Coming up is the Sri lankan sari
Origins and History
The word 'sari' is believed to derive from the Sanskrit word 'sati', which means strip of cloth. This evolved into the Prakrit 'sadi' and was later anglicised into 'sari'.
A sari (also spelled saree) is a garment worn by many women in the indian subcontinent. It consists of a long strip of cloth which can be wrapped in various styles. The most common style is wrapped around the waist, then one end is draped over the shoulder. It is usually five to six yards of unstitched cloth worn over a midriff-baring blouse (known as a choli), and a petticoat. Some sari styles require nine yards of cloth.
Ancient Tamil poetry, describes women in exquisite drapery. This drapery is believed to be a sari. In an ancient Indian treatise describing ancient dance and costumes, the navel of the Supreme Being is considered to be the source of life and creativity. Hence the stomach of the dancer is to be left unconcealed, which some take to indicate the wearing of a sari.
Some costume historians believe that the men's dhoti, which is the oldest Indian draped garment, is the forerunner of the sari. They say that until the 14th century, the dhoti was worn by both men and women. Some sculptures show goddesses and dancers wearing what appears to be a dhoti wrap, in the "fishtail" version which covers the legs loosely and then flows into a long, decorative drape in front of the legs. No bodices are shown.
Other sources say that everyday costume consisted of a dhoti or lungi (sarong), combined with a breast band and a veil or wrap that could be used to cover the upper body or head.
It is generally accepted that wrapped sari-like garments, shawls, and veils have been worn by Indian women for a long time, and that they have been worn in their current form for hundreds of years.
One point of particular controversy is the history of the choli or sari blouse, and the petticoat.
Some researchers state that these were unknown before the British arrived in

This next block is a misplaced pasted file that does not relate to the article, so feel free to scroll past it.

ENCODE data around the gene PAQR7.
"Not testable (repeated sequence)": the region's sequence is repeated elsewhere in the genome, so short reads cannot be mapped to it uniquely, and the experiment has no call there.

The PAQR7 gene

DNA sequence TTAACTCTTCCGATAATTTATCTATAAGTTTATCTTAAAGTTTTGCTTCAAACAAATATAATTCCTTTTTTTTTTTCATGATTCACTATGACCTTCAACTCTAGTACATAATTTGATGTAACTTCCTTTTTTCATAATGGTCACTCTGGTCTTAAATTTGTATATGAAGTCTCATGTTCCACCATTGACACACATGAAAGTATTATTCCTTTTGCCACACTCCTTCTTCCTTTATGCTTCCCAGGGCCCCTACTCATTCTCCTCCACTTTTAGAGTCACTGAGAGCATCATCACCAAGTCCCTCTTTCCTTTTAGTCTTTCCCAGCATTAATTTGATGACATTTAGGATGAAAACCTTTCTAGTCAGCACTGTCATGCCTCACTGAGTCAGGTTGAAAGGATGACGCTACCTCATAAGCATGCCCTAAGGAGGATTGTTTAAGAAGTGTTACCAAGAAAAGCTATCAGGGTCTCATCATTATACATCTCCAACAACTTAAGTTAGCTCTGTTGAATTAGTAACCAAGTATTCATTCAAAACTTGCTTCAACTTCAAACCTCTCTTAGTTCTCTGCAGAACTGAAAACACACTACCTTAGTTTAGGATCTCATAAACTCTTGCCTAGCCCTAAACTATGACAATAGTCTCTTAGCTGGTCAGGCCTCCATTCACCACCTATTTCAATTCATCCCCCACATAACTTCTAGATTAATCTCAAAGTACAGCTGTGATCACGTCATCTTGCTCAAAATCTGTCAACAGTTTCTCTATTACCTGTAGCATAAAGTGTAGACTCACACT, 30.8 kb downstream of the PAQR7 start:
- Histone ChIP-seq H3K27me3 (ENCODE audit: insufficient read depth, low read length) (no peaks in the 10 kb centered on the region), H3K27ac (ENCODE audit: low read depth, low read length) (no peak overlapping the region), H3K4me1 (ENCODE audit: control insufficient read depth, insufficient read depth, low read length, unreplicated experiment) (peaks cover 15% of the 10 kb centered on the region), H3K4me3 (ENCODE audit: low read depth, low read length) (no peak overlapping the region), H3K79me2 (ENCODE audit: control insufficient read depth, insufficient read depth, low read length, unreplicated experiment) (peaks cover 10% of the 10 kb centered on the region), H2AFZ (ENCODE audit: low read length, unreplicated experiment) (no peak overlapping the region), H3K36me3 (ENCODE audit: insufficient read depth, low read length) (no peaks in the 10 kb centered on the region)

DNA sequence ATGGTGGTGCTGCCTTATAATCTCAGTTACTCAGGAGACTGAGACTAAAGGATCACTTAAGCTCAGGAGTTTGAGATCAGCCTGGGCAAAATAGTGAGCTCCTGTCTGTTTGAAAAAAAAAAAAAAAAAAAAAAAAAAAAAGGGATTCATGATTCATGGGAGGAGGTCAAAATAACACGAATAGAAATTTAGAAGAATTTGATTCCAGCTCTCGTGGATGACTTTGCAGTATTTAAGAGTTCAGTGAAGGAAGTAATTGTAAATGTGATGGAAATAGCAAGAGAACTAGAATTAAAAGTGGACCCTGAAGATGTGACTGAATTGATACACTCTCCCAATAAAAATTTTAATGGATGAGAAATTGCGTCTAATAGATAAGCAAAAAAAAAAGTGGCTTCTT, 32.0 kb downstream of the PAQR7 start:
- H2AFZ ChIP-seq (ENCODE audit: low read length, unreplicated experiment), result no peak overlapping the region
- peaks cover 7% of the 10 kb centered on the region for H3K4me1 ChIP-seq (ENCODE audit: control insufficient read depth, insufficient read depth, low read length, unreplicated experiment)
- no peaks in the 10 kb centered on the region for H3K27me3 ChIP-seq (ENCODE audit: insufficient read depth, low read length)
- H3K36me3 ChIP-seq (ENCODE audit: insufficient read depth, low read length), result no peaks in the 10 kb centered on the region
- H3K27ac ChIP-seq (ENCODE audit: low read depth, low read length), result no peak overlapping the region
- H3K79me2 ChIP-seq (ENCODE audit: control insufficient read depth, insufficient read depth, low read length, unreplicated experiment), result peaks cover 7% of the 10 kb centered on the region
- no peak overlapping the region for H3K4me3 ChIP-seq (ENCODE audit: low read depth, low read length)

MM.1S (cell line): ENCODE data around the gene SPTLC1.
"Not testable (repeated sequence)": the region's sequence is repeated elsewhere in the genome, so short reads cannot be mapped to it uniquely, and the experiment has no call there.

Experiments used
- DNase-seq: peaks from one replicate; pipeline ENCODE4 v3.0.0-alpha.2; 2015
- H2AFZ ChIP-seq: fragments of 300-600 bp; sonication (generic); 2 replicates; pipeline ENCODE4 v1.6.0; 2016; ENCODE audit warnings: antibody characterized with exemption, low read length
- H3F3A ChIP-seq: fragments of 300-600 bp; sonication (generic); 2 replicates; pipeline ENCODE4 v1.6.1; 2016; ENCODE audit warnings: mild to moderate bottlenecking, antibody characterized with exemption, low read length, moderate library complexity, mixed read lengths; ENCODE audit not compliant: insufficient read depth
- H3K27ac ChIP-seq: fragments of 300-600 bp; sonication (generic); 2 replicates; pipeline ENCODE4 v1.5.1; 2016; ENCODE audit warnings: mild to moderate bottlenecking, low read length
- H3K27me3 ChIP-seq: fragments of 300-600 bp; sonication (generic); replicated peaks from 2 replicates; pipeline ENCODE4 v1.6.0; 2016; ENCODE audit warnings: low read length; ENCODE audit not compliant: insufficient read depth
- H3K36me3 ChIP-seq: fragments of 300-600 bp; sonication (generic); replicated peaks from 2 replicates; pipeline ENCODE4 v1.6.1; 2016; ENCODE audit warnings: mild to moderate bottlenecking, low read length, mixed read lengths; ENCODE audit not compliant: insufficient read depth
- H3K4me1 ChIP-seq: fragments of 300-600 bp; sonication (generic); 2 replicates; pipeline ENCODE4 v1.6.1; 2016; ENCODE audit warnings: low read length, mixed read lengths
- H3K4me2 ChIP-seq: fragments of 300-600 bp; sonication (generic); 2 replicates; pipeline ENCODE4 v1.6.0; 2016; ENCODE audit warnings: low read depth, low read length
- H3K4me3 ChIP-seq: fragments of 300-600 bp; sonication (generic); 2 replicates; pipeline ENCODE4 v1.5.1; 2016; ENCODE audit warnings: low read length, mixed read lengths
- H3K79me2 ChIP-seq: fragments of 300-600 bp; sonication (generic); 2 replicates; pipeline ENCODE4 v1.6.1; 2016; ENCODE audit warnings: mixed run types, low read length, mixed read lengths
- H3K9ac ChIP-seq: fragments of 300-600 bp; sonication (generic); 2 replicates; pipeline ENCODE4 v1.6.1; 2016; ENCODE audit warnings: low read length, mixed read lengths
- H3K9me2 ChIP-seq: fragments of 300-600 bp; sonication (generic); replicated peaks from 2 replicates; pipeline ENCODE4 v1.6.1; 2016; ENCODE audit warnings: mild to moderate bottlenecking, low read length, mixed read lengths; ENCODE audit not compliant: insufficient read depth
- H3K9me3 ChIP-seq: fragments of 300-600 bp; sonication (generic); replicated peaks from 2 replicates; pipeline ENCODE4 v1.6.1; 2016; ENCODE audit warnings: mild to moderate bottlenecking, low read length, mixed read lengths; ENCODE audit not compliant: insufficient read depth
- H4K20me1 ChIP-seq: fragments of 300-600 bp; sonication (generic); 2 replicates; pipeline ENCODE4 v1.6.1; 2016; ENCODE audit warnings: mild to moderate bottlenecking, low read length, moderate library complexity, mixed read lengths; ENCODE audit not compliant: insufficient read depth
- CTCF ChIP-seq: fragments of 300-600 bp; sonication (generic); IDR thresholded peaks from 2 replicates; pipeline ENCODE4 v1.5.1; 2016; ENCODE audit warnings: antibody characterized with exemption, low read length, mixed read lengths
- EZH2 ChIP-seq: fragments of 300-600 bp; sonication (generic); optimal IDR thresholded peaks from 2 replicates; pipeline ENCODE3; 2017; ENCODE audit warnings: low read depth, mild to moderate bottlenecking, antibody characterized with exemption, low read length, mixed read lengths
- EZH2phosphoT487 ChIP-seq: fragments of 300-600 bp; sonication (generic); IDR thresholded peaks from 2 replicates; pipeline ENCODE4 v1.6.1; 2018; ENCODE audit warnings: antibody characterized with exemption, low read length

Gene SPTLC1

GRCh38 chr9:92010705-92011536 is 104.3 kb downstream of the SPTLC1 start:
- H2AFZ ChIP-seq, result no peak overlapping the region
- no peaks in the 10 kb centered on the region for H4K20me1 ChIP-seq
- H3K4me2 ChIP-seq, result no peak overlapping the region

Other historians point to much textual and artistic evidence for various forms of breastband and upper-body shawl.
It is possible that the researchers arguing for a recent origin for the choli and the petticoat are extrapolating from
The sari considered as cloth
Most saris are five to six yards long. However, some Brahmin women wear the nine-yard madisaar sari, in a dhoti wrap. Saris are woven with one plain end (the end that is concealed inside the wrap), two long decorative borders running the length of the sari, and a one to three foot section at the other end which continues and elaborates the length-wise decoration. This end is called the pallu; it is the part thrown over the shoulder in the Nivi style of draping. It is one of the most visible sections of the sari and is woven and decorated "for show".In past times, saris were woven of silk or cotton. The rich could afford finely-woven, diaphanous silk saris that, according to folklore, could be passed through a finger-ring. The poor wore coarsely woven cotton saris. All saris were handwoven and represented a considerable investment of time or money.Simple hand-woven villagers' saris are often decorated with checks or stripes woven into the cloth. The borders and the pallu are defined only by the use of contrasting thread in the warp or weft. Inexpensive saris were also decorated with block printing using carved wooden blocks and vegetable dyes, or tie-dyeing, known in
Maharashtrian/Kache – the sari is draped like the male Maharashtrian dhoti. The center of the sari (held lengthwise) is placed at the center back, the ends are brought forward and tied securely, then the two ends are wrapped around the legs. When worn as a sari, an extra-long cloth is used and the ends are then passed up over the shoulders and the upper body. There are many complicated styles based on this wrap.
After one more turn around the waist, the loose end is draped over the shoulder. The loose end is called the pallu or pallav. It is draped diagonally over the front of the torso. The long end of the pallu hanging from the back of the shoulder is often intricately decorated. (Some nivi styles are worn with the pallu draped from the back towards the front.)The term nivi was popularized by the researcher Kamla S. Dongerkerry, in her 1959 treatise on the Indian sari.Theoretically, the nivi sari is held in place only by the tucks into the petticoat waistband, and the weight of the pallu hanging over the shoulder. In practice, many women find this insecure and resort to presewing the pleats and/or pinning the sari into place with safety pins. Sari draping is an art requiring practice and an eye for style. For directions with pictures, see the external links